American photographer Elsa Dorfman, known for her intimate large-scale portraits of well-known figures including Bob Dylan, Allen Ginsberg and Faye Dunaway, died last Saturday at age 83.
Over the span of her decades-long career, Dorfman, with her towering 20 x 24-inch Polaroid camera weighing over two hundred pounds, captured artists, poets and celebrities, as well as terminally ill cancer patients, and those living with HIV/AIDS-related illnesses.
Dorfman’s work is known for its authenticity and warmth. Often shot in her basement studio in Cambridge, Massachusetts, her subjects typically feature against a simple white background.
“I don’t like to take pictures of people who are sad, and I don’t like to take pictures of people who are brokenhearted,” Dorfman said in the 2017 documentary “The B-Side: Elsa Dorfman’s Portrait Photography,” directed by Errol Morris.
Born in 1937 in Cambridge, Dorfman earned a bachelor’s degree from Tufts University where she majored in French literature. After graduating she moved to New York City and was hired as a secretary by Grove Press. There she met Ginsberg and other poets including Charles Olson and Robert Duncan. She later returned to her hometown to take on a Master’s degree in elementary education. It was at this time that she first picked up a camera, while working in the science department at the Education Development Center in Waltham, Massachussetts.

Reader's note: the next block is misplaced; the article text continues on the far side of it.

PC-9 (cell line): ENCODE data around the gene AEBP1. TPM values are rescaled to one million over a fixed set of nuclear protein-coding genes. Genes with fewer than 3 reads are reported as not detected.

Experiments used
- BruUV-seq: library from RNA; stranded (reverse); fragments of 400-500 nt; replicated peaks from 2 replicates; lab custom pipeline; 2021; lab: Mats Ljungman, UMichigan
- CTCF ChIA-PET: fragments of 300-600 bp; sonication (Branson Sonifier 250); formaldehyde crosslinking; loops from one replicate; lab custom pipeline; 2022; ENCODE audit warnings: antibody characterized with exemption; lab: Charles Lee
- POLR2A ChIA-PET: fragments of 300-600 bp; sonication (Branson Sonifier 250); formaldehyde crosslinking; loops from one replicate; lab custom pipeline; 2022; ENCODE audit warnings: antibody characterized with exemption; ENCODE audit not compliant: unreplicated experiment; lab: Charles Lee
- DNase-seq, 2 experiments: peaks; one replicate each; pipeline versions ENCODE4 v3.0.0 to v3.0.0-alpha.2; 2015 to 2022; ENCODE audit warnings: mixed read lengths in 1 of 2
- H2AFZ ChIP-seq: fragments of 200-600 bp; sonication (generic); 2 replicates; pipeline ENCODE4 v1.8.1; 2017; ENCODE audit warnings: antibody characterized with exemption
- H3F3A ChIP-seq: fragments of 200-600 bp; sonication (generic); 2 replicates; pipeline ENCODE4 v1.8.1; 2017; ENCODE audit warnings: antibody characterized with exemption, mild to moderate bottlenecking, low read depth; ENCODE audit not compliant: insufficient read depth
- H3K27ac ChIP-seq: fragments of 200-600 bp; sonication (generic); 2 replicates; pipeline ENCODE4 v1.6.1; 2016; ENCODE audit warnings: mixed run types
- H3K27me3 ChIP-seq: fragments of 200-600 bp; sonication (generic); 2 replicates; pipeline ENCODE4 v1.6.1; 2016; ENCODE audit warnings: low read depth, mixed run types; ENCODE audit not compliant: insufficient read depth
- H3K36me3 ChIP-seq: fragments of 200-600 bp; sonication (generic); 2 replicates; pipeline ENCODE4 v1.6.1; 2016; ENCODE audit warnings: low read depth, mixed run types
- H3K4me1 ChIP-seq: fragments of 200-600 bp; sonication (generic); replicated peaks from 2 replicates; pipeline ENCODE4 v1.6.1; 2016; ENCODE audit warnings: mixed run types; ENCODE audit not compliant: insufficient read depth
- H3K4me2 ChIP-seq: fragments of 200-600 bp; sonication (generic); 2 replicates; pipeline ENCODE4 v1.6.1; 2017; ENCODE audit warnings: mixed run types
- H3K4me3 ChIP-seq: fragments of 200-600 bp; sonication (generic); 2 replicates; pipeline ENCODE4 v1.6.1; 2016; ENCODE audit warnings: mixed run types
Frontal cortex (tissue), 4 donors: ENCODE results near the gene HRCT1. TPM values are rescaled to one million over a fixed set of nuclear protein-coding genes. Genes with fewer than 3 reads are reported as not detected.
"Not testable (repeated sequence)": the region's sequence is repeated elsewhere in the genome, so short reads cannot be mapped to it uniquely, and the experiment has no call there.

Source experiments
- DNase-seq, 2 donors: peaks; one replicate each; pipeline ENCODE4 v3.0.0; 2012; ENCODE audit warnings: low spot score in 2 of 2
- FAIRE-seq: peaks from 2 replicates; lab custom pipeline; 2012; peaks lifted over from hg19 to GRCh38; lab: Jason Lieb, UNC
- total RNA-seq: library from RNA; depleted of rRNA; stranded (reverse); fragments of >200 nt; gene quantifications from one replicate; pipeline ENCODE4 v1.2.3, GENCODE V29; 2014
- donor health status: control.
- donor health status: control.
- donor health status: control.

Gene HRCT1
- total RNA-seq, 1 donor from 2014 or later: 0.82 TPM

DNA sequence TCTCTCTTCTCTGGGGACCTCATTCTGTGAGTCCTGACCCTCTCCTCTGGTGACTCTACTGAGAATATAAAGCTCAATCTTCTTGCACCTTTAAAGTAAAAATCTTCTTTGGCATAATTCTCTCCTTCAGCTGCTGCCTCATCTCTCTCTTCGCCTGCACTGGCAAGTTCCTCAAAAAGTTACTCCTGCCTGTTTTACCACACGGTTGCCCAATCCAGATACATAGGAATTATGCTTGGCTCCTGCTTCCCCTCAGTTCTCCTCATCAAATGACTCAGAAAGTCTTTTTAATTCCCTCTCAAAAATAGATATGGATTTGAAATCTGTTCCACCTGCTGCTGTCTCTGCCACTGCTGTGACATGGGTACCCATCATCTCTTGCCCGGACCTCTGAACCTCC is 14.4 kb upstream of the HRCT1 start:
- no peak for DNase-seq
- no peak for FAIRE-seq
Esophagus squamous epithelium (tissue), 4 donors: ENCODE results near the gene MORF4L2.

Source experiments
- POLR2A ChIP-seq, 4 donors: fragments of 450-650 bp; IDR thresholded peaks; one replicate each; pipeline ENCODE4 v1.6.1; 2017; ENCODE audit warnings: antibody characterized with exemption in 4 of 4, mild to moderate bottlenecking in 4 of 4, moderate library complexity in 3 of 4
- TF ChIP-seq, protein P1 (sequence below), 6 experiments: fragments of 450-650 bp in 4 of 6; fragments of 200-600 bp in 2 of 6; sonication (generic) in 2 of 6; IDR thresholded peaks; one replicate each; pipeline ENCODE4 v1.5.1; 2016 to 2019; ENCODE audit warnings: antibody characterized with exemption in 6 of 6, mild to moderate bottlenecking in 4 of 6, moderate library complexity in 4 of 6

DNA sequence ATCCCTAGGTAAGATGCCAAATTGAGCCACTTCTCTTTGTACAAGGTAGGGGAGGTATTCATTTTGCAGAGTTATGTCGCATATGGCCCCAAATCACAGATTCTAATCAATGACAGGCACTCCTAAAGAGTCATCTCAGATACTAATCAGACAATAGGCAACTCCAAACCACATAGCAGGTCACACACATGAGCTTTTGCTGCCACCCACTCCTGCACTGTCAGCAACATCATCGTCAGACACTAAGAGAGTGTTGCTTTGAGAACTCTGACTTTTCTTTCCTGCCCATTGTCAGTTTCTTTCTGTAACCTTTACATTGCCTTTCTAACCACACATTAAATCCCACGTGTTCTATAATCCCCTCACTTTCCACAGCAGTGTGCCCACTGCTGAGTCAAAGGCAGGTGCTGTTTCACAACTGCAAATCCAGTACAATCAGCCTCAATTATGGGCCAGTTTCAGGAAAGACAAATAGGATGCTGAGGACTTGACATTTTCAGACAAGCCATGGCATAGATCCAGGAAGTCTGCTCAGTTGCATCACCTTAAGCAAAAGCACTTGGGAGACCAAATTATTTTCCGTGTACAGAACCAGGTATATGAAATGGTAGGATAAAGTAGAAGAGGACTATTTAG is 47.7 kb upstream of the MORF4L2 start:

Dorfman was gifted her first camera in 1967 and started selling photos in touristy Harvard Square, near the Ivy League university, for $2 to $5 each. She went on to publish “Elsa’s Housebook: A Woman’s Photojournal” in 1974, which featured large self-portraits, shots of Ginsberg and civil rights lawyer Harvey Silverglate, whom she later married.
In the 1980s Dorfman turned her focus to portraiture, with the 20 x 24 Polaroids, using a 240-pound camera that she wheeled around the studio.
“It’s so theatrical. Don’t you think it’s theatrical?” Dorfman said in an interview with radio station Wbur. “When you think of a little digital or cellphone camera, you can’t compare.”
Dorfman’s works are held in collections at the San Francisco Museum of Modern Art, the National Portrait Gallery in Washington, D.C., the Harvard Art Museums, the Portland Museum of Art in Maine, among other institutions. Earlier this year she was given a retrospective at the Museum of Fine Arts Boston, the first of her career.
She told Morris: “I somehow have this misguided therapeutic idea that it’s my role in the universe to make people feel better.”